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What’s wrong with Albert Pujols?

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The 2011 Cardinals are off to a fine start. They’ve scored more runs than any other team in baseball and feature an 11th-ranked 3.52 staff ERA, which has been inflated all year by poor bullpen work.

Matt Holliday is putting together an MVP-like season with a .996 OPS, seven home runs and 31 RBI in 40 games. Lance Berkman is looking athletic and contributing in big ways offensively to the tune of a .662 slugging percentage. Even defensive-minded catcher Yadier Molina has been rolling and currently leads all big league backstops with a .333 batting average and .380 on-base percentage.

But what about Albert Pujols, the best hitter of the past decade? He’s batting just .269/.341/.409 through 205 plate appearances this season for the National League Central-leading Cardinals and hasn’t gone deep since April 23. It’s the longest homerless streak of Albert’s career and it’s now launching theory upon theory about what he might be doing wrong.

Ben Badler, who writes about scouting and development for Baseball America, suggested Sunday that Pujols’ late-April hamstring tightness is still lingering, and affecting his swing more than most fans realize:

Pujols strides with his left leg (duh). Normally, Pujols plants and stiffens his front leg, which is what allows the hips to rotate with force and generate power. Since his hamstring injury, he doesn’t seem to be firming his front leg any more. When a hitter swings with a bent front leg, it means his body doesn’t have a base from which to rotate forcefully, which means slower hip rotation and less power. The outcome is usually weak contact out front, which is what Pujols has been doing a heck of a lot lately from what I’ve seen and from what the numbers are showing.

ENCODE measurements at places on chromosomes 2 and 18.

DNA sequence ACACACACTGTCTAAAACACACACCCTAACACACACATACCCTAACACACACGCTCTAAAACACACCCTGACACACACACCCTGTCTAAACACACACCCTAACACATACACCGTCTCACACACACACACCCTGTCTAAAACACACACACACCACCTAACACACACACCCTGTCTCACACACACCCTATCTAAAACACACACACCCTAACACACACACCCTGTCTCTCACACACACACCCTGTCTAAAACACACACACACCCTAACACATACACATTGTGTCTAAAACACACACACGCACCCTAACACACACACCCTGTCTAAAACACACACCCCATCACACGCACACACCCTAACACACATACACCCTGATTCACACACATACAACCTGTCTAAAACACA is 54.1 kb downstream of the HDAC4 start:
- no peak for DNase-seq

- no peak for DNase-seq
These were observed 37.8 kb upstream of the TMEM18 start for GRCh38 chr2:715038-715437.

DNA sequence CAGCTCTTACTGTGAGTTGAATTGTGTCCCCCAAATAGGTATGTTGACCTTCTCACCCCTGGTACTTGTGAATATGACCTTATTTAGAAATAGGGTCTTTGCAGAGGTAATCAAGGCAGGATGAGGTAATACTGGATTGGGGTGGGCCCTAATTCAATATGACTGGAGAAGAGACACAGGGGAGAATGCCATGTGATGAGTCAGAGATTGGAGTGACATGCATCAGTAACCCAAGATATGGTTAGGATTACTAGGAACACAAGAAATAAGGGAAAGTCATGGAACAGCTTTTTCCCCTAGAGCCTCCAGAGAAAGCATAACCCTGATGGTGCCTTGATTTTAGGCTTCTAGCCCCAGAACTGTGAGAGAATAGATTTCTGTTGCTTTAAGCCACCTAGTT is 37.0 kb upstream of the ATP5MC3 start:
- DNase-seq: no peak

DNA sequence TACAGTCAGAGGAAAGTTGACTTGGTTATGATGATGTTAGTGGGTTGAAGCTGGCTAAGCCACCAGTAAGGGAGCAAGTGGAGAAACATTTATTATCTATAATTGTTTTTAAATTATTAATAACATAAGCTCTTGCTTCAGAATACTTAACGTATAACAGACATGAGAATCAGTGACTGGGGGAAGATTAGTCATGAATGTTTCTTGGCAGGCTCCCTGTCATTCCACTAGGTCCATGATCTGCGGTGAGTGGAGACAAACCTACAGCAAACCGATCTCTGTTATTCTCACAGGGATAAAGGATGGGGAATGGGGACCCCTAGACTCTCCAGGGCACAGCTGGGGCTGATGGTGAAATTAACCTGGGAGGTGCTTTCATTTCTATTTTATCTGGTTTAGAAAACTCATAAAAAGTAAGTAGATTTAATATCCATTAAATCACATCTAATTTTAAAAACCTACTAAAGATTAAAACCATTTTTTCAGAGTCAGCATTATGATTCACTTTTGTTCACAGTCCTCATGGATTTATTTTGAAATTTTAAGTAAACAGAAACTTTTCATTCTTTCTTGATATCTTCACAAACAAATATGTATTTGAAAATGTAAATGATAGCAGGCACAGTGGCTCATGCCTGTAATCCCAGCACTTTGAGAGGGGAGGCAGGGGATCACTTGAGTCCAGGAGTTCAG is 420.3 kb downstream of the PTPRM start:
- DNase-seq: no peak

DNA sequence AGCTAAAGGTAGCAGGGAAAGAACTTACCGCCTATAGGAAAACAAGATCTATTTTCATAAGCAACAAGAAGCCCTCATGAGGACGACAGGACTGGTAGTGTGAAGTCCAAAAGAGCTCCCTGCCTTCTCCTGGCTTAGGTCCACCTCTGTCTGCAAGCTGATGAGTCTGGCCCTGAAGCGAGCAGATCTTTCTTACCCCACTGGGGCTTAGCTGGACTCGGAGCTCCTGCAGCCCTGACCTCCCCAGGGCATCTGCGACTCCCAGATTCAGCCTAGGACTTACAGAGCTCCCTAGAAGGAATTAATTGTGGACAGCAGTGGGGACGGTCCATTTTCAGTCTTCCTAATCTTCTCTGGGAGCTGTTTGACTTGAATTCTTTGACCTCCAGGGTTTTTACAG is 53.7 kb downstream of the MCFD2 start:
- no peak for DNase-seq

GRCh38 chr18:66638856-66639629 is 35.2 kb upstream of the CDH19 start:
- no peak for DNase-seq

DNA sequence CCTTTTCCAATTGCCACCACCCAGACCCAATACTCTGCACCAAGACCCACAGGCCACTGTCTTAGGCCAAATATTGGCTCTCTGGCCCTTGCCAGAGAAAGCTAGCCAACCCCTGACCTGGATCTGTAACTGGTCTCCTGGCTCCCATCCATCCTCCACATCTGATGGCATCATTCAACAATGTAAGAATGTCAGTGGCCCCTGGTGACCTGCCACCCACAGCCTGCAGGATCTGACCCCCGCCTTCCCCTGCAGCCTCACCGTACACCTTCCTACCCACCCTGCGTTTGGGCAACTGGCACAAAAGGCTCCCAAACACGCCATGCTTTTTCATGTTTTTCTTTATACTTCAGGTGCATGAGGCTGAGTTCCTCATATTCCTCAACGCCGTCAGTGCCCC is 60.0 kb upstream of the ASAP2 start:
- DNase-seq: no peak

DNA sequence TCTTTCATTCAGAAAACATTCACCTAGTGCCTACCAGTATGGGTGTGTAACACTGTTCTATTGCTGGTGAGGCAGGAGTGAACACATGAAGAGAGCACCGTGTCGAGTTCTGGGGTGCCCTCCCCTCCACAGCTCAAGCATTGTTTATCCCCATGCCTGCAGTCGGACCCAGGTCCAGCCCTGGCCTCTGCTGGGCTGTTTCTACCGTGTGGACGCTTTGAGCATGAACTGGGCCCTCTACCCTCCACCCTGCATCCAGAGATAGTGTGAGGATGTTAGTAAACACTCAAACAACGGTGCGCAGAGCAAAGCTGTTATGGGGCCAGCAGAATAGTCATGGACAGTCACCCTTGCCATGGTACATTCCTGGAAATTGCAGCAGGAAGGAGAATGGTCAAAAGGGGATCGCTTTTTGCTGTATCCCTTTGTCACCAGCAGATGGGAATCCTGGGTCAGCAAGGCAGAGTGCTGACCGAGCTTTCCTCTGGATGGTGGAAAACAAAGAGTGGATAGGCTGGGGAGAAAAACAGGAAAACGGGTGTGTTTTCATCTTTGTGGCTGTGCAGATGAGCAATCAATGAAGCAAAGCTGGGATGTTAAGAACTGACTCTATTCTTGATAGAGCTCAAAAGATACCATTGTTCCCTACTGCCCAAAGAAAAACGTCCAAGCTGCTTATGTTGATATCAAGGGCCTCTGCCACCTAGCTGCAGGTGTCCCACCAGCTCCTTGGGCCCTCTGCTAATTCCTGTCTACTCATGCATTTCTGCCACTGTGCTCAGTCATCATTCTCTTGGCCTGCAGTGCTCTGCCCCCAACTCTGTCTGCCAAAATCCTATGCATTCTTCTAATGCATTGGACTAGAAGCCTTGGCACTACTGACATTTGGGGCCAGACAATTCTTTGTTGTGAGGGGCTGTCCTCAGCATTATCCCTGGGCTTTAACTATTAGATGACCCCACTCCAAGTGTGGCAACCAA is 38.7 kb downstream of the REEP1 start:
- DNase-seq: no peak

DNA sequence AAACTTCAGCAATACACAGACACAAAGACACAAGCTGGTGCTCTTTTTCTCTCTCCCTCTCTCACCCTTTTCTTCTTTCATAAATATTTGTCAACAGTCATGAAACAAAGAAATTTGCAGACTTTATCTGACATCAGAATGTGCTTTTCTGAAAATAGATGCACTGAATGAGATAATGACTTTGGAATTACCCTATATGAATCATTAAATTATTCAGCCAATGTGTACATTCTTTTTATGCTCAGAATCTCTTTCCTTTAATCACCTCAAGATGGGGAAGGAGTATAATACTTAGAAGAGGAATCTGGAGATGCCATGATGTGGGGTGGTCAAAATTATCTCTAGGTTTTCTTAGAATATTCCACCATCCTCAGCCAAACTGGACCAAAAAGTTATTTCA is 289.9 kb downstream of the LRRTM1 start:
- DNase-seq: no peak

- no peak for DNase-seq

Badler is right. Pujols is indeed making weak contact, and it’s something we can explore in depth thanks to the bevy of statistics provided by sites like FanGraphs and Baseball-Reference.

Pujols has a .313 career batting average on balls that he puts in play (BABIP). Through 48 games this season, his BABIP is just .264. While that mark can be influenced by a range of things from quality of defense, to park factors, to simple bad luck, it’s quite apparent that Pujols simply isn’t punishing pitches like he has in the past. And that lack of pop is making life easier on opposing fielders.

Pujols has a 17.1 career line drive percentage. This year, it’s at 14.7%. He has a 40.9 career ground ball percentage. This year, it’s at 50.6%. More grounders and less liners means more failed at-bats.

If Badler’s theory is correct and Pujols is hitting poorly because of a bad hamstring, a week or two of rest could do the trick. But what if it’s a product of old age? What if the 31-year-old superstar is actually losing it? Could we be witnessing, already, the beginning of the end?

Barry Bonds posted gaudy numbers right up to age 42, but we know now that his career was aided by performance-enhancing drugs and all indications point to Pujols being clean. Assuming that Albert doesn’t have the chemical assistance, we can’t compare his career path to sluggers in the “Steroid Era.” So let’s compare him to Hall of Famer Jimmie Foxx, who played in baseball’s Golden Era from 1925-1945.